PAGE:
Saturday 25th April 2015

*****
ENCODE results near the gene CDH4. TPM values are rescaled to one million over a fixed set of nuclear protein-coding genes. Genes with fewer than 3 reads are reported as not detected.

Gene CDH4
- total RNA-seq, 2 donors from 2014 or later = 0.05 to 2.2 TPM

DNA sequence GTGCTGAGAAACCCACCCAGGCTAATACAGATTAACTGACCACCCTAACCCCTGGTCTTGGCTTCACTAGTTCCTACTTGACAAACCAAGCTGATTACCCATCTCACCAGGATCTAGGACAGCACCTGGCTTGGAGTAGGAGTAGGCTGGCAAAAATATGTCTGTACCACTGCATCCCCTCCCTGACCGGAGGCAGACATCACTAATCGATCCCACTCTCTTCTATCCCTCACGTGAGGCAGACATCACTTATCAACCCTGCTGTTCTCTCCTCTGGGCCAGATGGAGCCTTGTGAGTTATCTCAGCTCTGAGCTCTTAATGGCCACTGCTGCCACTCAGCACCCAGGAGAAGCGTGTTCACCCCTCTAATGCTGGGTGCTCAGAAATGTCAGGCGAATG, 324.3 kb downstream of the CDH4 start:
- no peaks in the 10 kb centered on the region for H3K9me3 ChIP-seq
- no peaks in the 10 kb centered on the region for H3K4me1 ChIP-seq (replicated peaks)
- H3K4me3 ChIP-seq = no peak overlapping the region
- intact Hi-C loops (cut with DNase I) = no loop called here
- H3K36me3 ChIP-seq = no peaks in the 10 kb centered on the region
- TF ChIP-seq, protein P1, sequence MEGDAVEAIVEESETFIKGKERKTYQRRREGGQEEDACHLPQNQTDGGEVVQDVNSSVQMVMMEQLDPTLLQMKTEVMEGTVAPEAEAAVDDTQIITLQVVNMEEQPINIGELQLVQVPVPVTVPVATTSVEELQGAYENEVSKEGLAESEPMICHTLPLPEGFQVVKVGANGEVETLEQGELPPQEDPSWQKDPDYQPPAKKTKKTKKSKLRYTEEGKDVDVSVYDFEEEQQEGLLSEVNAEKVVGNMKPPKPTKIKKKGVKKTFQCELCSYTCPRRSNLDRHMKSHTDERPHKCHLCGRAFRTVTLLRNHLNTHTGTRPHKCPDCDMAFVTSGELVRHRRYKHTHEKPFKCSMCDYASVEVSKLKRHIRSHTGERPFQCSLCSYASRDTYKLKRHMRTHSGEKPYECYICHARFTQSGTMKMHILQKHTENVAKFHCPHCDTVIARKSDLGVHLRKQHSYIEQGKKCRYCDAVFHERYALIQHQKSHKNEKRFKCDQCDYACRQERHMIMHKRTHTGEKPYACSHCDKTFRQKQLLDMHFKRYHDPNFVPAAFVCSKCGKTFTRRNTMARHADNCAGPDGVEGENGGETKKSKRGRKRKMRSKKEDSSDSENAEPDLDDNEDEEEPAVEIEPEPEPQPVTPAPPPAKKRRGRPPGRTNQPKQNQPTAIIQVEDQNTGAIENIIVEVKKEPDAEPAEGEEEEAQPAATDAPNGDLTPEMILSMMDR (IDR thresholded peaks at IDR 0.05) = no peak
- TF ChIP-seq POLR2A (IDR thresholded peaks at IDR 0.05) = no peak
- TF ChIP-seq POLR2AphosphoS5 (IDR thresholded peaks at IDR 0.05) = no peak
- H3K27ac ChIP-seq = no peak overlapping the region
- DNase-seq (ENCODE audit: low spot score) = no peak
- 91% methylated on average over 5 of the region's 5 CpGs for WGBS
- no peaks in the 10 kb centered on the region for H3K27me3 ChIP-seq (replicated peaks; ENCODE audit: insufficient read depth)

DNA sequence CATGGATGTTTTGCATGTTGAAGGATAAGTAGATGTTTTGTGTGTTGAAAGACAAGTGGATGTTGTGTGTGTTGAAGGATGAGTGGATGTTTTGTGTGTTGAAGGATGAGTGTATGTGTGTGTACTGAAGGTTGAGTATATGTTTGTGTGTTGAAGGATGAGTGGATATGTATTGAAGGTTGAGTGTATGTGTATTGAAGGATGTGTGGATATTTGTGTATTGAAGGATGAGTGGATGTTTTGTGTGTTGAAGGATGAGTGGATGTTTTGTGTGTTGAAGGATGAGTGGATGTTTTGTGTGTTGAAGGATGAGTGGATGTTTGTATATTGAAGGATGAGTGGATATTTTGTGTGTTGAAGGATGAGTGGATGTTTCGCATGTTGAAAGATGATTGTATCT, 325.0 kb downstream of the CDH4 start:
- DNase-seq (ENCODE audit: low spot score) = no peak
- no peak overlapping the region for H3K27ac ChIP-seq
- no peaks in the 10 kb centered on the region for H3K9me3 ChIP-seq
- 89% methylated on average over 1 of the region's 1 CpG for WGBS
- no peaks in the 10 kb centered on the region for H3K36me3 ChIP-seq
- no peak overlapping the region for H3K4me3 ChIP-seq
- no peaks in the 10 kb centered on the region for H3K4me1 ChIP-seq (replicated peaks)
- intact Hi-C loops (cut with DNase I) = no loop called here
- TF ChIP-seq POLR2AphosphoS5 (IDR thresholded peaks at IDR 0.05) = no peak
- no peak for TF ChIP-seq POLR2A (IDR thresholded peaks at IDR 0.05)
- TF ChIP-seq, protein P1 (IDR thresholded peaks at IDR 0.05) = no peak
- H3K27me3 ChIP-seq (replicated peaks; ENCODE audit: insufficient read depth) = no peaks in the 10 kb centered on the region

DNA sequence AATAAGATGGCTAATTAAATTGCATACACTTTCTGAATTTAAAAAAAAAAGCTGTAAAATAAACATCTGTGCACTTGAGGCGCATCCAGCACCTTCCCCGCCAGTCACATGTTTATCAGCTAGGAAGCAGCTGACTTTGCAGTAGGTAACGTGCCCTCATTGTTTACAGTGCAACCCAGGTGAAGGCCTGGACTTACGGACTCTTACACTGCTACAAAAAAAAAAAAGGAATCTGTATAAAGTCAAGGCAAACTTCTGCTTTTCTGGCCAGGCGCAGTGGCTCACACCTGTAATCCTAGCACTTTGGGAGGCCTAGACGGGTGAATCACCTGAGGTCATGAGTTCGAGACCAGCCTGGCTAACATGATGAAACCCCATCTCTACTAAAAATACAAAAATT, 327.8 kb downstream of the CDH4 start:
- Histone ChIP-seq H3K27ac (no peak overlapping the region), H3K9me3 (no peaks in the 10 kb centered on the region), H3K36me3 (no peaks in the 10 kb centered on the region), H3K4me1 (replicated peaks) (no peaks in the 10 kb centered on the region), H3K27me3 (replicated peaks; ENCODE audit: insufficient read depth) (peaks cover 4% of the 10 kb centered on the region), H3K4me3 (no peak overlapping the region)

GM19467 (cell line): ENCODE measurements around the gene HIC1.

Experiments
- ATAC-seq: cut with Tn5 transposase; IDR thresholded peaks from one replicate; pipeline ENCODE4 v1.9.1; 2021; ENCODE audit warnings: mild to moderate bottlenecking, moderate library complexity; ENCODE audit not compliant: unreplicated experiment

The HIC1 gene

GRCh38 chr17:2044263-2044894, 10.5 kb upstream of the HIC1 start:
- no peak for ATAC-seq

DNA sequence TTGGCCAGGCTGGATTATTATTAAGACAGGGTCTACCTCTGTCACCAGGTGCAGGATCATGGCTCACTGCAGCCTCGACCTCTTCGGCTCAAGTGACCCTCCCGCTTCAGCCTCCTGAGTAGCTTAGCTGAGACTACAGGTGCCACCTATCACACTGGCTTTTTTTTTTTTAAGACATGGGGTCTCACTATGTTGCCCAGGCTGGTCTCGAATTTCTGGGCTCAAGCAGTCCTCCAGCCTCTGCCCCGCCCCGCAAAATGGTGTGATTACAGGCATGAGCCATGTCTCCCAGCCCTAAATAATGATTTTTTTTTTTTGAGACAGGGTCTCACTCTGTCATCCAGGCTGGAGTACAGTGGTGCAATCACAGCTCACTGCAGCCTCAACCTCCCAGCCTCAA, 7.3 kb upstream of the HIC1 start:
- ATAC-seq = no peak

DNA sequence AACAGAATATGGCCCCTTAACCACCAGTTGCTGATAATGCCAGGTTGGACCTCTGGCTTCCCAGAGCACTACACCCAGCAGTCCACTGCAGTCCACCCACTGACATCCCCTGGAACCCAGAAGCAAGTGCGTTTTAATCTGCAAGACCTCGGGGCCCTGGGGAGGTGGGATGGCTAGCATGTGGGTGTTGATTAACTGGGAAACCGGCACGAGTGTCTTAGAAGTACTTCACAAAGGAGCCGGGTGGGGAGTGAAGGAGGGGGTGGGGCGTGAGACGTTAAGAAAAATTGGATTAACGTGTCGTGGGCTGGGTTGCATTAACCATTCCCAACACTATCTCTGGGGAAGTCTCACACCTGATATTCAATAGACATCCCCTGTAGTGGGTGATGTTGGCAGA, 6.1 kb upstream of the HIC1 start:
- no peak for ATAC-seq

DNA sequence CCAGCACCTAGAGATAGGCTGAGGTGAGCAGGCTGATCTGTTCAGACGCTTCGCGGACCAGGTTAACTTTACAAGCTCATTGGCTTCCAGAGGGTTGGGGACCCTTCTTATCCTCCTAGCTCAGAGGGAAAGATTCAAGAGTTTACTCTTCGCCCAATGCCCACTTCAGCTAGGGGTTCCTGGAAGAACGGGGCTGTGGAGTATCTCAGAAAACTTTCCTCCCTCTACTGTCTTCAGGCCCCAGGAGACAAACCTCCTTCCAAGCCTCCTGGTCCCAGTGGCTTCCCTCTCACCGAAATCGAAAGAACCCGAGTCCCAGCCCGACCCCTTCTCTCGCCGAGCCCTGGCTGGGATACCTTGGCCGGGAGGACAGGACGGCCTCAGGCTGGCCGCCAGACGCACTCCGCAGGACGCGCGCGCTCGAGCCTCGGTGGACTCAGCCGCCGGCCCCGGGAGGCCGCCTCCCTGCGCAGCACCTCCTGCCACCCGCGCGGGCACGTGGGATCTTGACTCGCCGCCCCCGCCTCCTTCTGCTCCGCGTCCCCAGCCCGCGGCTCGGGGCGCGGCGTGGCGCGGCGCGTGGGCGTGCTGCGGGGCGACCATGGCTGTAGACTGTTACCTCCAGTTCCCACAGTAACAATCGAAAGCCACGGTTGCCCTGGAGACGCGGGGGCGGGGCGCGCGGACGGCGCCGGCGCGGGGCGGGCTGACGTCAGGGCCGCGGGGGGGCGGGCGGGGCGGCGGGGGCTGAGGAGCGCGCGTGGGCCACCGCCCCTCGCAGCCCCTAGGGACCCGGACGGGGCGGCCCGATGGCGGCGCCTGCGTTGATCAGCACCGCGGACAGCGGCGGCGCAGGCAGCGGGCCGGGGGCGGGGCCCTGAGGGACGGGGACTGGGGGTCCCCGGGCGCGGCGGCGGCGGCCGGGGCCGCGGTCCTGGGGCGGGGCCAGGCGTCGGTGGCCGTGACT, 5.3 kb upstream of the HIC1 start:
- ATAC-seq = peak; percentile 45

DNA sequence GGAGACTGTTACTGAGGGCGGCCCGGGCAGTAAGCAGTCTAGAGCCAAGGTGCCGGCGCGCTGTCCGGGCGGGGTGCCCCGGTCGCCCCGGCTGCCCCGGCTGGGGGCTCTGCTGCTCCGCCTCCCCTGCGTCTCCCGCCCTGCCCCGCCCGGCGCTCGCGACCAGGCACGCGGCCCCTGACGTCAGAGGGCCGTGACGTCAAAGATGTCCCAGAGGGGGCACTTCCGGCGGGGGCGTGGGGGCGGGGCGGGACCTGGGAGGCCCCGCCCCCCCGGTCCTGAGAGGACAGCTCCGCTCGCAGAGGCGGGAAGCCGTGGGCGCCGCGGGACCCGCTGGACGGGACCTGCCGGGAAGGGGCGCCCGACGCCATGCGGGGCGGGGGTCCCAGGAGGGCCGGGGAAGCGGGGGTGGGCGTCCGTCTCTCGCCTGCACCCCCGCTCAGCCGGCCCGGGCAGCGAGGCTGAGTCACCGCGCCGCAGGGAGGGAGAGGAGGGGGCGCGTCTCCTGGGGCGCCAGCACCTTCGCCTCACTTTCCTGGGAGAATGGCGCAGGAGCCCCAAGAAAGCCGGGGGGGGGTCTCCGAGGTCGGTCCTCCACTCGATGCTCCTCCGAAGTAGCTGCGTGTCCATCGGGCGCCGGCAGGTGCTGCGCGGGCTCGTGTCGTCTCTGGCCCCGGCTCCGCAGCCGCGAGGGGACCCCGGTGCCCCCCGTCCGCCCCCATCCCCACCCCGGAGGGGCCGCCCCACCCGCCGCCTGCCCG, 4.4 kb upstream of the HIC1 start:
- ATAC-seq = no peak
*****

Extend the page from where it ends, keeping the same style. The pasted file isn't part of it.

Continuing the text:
NEWS TICKER: FRIDAY, APRIL 24th 2015:Luc Luyet, CIIA – Senior Market Analyst AT Swissquote says that yesterday, “the SNB surprised the market by announcing that the number of sight deposit account holders that are exempt from negative interest has been reduced. This decision doesn’t change much the domestic banks’ situation as the “20 times the minimum reserve requirement” rule is still running. On the other side, the institutions associated with the Confederation, such as the pension fund of the Confederation or the pension fund of the SNB, are no longer exempt of negative interest. Consequently, only the account holders of the national social security system are still fully exempt.” - High yield debt issuance remains buoyant. Issuance volume for the week ending April 17, 2015, slowed down a bit from the previous week, but remained strong. Junk bond, or high-yield debt, issuers continued to issue bonds as yields remained favourable. High-yield debt is tracked by the SPDR Barclays Capital High Yield Bond ETF and the iShares iBoxx $ High Yield Corporate Bond Fund. According to data from S&P Capital IQ/LCD, dollar-denominated bonds amounting to $10.75bn were issued across 16 transactions in the week ending April 17th. The issuance volume fell by 3.2% from the week ending April 10. Pricing was evenly spread across the week. The number of transactions fell from 18 to 16 week-over-week. Last week brought the total US dollar issuance of high-yield debt to $115.8bn in 2015 YTD, up some 15% from the same period in 2014, the bulk of which is refinancing of older debt - Moody's says EMEA auto ABS performance remained stable during the three-month period ending February 2015. The sector's average performance trend was positive in terms of delinquency ratios and cumulative losses. The 60+ day delinquencies decreased to 0.66% in February 2015 from 0.77% in February 2014, while cumulative defaults decreased to 1.06% from 1.20% over the same period. This decrease was due mainly to the good performance of the German and Dutch markets. The prepayment rate increased slightly to 13.49% in February 2015 from 13.30% a year earlier. As of February 2015, the pool balance of all outstanding rated auto ABS transactions was €27.55bn - According to Sino specialists Red Pulse, China’s State Council is considering allowing daily repatriation for QFII. Currently, RQFII enjoys T+1 repatriation while QFII is restricted to T+5. QFII is the largest channel for foreign investment into China with quota of USD150bn, however, only half of the quota is in use, like at least partly due to the five-day repatriation stipulation - Malaysia’s state pension fund will offer a Shari’a-compliant investment option for its members by 2017, Prime Minister Datuk Seri Najib Razak said today. Najib says it will create the largest Shari’a fund of its kind in the world. Malaysia has one of the world’s largest Islamic finance sectors and the authorities are keen to develop it further. They envision the industry accounting for 40% of the country’s total banking assets by 2020 compared with latest figures of around 23% released last year. The $160bn (MYR577.4bn) Employees Provident Fund (EPF) already invests about a third of its portfolio in stocks and bonds that comply with Islamic principles, which ban interest payments and pure monetary speculation. The fund reportedly hired consultants last year to study the feasibility of a state-backed pension fund focusing entirely on Shari’a-compliant investments. Additionally, local press reports says that Malaysia’s sovereign wealth fund Khazanah Nasional has received regulatory approval to issue a MYR1billion (around $275m) socially responsible Islamic bond - The NASDAQ OMX Group, Inc has declared a regular quarterly dividend of $0.25 per share on the company's outstanding common stock, an increase of 67% from the prior $0.15 per share quarterly dividend. The dividend is payable on June 26TH 2015, to shareowners of record at the close of business on June 12TH 2015 - Lazard Ltd today reported operating revenue1 of $581m for the quarter ended March 31st. Adjusted net income was $103m, or $0.77 (diluted) per share for the quarter. These results exclude a pre-tax charge of $63m relating to a debt refinancing2. Q1 2015 net income on a U.S. GAAP basis, including the pre-tax charge, was $56m, or $0.42 (diluted) per share. "Our Financial Advisory and Asset Management businesses continue their strong performance," says Kenneth M. Jacobs, Chairman and Chief Executive Officer of Lazard. "In the first quarter, we refinanced and repaid a portion of Lazard's long-term debt, significantly reducing our interest costs," adds Matthieu Bucaille, chief financial officer of Lazard. "Consistent with our capital management objectives, we have increased the quarterly dividend by 17%, the fifth increase in as many years." -